Everyone seems to be talking about virtual and mobile banking. More banks and credit unions are looking to attract customers with virtual services that remove the need to ever visit a branch. At the same time, banks are closing more branches than they are opening. According to a report today from CNN Money:
U.S. banks closed 2,267 branches in 2012 while opening only 1,149, SNL Financial estimated – a net loss of 1,118 branches nationwide. It was the highest number of closures since the firm began keeping records of them in 2005.
However, it seems that demand for convenience and having a bank branch in your neighborhood is still an important criteria for consumers who are seeking banking services. According to a recent study by Novarica and FindABetterBank.com, having local branches available is important to consumers seeking a new banking relationship, no matter what their age:
The prevailing belief among financial marketers today is that younger consumers don’t care about bank branches while older consumers prefer branch banking. But Novarica cautions that sweeping generalizations like these can be misleading. Novarica found a surprising 58% of those under 30 would not consider opening an account at a bank without a branch nearby. And conversely, 64% of those 50 or older say they can imagine a time when they will do all their banking virtually.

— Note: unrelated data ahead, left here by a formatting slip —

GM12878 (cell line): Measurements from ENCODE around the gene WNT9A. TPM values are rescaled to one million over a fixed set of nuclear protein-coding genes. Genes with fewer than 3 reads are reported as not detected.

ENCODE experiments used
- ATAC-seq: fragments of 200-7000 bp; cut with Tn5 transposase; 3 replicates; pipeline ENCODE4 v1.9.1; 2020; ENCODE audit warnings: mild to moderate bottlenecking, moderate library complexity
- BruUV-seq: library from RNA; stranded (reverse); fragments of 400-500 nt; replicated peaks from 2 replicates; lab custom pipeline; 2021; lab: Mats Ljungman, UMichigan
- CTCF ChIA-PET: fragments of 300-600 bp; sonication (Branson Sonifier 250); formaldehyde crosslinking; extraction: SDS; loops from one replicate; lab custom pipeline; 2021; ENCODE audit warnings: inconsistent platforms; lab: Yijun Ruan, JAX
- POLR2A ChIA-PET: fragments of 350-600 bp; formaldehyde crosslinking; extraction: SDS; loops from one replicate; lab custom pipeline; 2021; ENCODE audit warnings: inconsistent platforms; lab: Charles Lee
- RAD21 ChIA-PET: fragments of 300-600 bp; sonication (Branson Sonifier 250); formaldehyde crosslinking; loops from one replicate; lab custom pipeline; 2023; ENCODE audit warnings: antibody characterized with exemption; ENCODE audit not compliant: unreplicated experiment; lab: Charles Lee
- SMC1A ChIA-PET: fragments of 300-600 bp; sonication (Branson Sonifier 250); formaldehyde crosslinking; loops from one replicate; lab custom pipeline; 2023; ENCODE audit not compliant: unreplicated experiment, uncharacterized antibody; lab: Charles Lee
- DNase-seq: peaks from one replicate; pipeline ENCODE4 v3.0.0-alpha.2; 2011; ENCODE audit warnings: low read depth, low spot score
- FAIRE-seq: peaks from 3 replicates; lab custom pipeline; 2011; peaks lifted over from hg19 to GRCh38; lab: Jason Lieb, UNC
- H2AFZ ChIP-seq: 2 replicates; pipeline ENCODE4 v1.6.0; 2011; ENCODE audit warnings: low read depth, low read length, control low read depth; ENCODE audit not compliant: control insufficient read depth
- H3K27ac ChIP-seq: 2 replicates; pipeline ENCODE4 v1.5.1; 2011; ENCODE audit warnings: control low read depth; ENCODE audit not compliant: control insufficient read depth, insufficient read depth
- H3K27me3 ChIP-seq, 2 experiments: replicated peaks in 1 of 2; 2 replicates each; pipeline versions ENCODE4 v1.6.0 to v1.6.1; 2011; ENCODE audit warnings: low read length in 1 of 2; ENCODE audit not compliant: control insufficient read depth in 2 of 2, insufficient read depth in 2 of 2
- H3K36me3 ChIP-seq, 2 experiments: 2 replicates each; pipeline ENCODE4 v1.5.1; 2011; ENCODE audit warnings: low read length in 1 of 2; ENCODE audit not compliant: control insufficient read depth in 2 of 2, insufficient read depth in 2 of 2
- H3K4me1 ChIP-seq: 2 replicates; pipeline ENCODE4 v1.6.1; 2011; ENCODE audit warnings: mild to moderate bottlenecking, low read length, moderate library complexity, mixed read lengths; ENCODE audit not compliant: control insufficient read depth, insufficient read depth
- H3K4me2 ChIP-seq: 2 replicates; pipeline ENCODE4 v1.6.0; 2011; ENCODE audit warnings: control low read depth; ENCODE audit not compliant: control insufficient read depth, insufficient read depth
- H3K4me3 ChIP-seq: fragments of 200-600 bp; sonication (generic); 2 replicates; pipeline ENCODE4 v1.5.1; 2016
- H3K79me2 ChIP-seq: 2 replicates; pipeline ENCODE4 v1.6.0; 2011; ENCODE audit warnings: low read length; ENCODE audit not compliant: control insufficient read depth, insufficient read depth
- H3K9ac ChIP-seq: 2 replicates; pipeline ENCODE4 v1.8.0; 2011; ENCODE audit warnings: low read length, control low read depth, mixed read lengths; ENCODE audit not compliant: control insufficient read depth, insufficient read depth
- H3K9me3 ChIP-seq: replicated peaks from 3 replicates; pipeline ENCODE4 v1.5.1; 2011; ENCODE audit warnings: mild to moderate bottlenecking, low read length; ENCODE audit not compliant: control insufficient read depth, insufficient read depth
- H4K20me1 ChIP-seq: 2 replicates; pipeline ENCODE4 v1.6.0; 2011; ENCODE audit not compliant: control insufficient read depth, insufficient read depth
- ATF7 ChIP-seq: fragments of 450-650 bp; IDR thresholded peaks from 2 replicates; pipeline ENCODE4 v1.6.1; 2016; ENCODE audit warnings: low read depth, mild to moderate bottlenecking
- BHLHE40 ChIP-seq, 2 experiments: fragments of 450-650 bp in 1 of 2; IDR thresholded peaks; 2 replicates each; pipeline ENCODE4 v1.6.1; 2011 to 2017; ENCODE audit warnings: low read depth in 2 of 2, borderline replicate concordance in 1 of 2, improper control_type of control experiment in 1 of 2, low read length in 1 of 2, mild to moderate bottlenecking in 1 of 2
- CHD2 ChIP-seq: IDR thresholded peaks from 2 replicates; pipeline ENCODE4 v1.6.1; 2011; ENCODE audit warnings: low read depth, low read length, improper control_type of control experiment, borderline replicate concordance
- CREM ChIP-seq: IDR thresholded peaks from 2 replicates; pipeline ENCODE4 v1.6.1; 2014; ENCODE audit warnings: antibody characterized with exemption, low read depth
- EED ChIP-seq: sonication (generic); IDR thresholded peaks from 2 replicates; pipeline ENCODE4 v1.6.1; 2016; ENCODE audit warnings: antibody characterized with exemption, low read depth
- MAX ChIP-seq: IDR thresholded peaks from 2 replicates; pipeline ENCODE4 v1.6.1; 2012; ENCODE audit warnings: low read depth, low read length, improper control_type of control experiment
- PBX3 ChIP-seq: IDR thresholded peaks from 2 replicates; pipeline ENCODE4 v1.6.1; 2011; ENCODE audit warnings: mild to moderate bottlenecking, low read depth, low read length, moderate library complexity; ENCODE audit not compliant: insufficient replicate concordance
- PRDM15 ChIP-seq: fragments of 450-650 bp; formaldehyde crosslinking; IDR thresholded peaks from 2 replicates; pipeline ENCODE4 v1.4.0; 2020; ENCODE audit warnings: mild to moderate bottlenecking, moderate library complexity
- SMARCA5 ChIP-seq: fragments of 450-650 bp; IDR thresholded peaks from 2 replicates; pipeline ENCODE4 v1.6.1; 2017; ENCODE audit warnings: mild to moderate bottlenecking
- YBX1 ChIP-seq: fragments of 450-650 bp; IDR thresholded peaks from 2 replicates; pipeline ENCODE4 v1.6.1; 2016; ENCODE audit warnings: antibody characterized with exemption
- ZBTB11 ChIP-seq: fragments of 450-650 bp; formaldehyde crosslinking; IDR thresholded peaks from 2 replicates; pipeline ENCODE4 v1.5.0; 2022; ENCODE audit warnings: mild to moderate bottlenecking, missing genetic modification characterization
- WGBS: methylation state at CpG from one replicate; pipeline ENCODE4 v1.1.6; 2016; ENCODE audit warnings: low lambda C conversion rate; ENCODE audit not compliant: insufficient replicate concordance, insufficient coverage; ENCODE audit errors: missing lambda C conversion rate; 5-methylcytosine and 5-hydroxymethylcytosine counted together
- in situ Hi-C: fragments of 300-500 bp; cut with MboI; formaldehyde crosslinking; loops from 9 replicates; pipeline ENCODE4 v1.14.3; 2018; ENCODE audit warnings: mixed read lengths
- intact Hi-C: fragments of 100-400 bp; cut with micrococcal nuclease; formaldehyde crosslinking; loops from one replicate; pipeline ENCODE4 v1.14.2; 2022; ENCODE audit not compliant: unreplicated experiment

The location of branch banks and ATMs close to home and work is an important consideration for 71% of those surveyed, and 50% said they had banking transactions that could not be completed at an ATM or online. Very few of those surveyed, 29%, said that they considered visiting their branch bank “onerous.”
In fact, younger depositors seem to be among those most worried about the number of ATM locations. Overall, 11% of respondents said ATM and branch locations were the most important factor. In fact, 58% said they would rather visit a teller to make deposits.
Clearly consumers still want to see their friendly neighborhood banker, especially to open new accounts and deal with unusual financial problems. While transactions such as withdrawals, transfers, and balance queries are moving outside the branch bank, many consumers still want a storefront bank to transact their business.
So what’s the solution for banks looking to remain competitive? How can banks maintain a competitive edge and still cut back on overhead from local branches? Perhaps its more streamlined branches with fewer staff and more targeted services. Banks also will have to do a better job at nurturing customers with integrated banking services, so whether they are using an ATM, doing online banking, or visiting their local branch, customers can be assured that there is a professional available to help them and offer service. Another way of thinking about it is going beyond virtual banking to offer virtual branch banking.
What do you see as the future for branch banking? Please offer your insights – we’d love to hear from you.